Though we have been to Paris a few times, it always impresses me that we have never "seen it all". This trip, we stayed on the Ile St. Louis and walked through the Ile de la Cité a number of times. I looked up what was around us and discovered Sainte-Chappelle was right where we were passing by, but is now located inside the Palais du Justice. Hey, I've got culture, let's go see it!The Sainte-Chapelle ("Holy Chapel") was built between 1246-1248 by Louis IX, king of France, to house the Crown of Thorns and a fragment of the True Cross, precious relics of the Passion. Louis had purchased these in 1239 from the Byzantine emperor Baldwin II, for the sum of 135,000 livres, for perspective the entire chapel itself cost 40,000 livres to build.
Perceived as a symbol of both religion and royalty, the Sainte-Chapelle suffered considerable damage as a result of the French Revolution. Its furniture, stalls and choir wall disappeared, the spire was knocked down, and the holy relics were scattered. Most of the statues were saved.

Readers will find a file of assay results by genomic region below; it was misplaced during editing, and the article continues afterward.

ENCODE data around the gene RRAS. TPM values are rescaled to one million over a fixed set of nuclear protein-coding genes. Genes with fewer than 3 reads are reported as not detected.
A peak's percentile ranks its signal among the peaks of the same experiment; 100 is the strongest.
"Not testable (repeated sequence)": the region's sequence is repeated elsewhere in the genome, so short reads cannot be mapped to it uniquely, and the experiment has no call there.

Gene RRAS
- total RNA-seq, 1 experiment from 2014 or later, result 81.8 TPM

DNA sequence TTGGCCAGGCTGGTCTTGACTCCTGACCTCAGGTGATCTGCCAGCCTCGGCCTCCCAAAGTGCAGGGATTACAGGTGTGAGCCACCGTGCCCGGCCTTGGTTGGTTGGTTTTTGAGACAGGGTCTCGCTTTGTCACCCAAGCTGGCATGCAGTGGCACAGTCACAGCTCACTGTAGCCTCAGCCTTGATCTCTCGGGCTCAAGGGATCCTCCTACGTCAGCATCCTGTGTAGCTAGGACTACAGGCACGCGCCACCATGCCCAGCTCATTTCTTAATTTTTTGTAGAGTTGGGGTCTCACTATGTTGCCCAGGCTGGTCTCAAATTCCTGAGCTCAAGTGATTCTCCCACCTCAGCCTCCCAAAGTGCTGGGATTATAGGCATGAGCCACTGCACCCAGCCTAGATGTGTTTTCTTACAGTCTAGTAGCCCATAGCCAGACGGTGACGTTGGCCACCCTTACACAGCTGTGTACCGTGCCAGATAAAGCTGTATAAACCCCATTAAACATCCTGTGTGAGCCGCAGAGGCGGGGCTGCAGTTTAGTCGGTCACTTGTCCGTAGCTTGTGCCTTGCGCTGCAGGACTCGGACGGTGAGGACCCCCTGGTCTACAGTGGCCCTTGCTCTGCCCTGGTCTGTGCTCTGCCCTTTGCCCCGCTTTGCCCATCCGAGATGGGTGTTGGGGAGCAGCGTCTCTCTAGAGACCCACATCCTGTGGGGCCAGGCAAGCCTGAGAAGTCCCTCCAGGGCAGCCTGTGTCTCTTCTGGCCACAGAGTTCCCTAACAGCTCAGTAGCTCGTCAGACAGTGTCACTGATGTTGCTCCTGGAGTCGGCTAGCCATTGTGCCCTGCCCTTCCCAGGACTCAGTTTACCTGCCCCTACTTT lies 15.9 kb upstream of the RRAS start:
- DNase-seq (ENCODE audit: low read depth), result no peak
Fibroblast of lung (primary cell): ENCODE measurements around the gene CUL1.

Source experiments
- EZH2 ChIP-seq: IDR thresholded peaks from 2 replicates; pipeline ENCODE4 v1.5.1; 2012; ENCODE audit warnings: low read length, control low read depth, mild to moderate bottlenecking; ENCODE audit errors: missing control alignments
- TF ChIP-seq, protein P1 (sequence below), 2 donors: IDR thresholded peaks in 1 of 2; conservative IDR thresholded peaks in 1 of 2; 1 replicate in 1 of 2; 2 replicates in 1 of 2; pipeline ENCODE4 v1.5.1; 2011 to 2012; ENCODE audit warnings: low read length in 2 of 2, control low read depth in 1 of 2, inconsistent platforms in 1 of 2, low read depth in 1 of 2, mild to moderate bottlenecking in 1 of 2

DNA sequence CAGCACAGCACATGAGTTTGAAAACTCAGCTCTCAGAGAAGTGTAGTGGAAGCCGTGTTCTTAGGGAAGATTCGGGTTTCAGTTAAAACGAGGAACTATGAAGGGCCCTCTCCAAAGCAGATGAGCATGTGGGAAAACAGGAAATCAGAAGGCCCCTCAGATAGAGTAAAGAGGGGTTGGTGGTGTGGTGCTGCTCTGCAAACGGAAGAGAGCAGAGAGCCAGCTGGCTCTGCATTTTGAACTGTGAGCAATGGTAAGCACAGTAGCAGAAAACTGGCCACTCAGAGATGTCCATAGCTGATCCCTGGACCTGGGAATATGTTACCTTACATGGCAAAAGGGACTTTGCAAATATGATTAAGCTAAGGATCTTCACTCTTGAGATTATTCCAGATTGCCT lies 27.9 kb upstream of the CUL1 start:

It is renowned for its richly hued stained glass windows, comprising over 6,000 sq ft. Two-thirds of the pieces are original works, representing the finest examples of 12th century craftsmanship.
For a few euros more, we were able to visit the "Concierge" next door. This was once a palace, and then became a prison. It's most famous resident was Marie Antoinette before she was beheaded. It's historical. It's creepy. I won't repeat that tour, and I decided to not post any photos of it either. But we did it.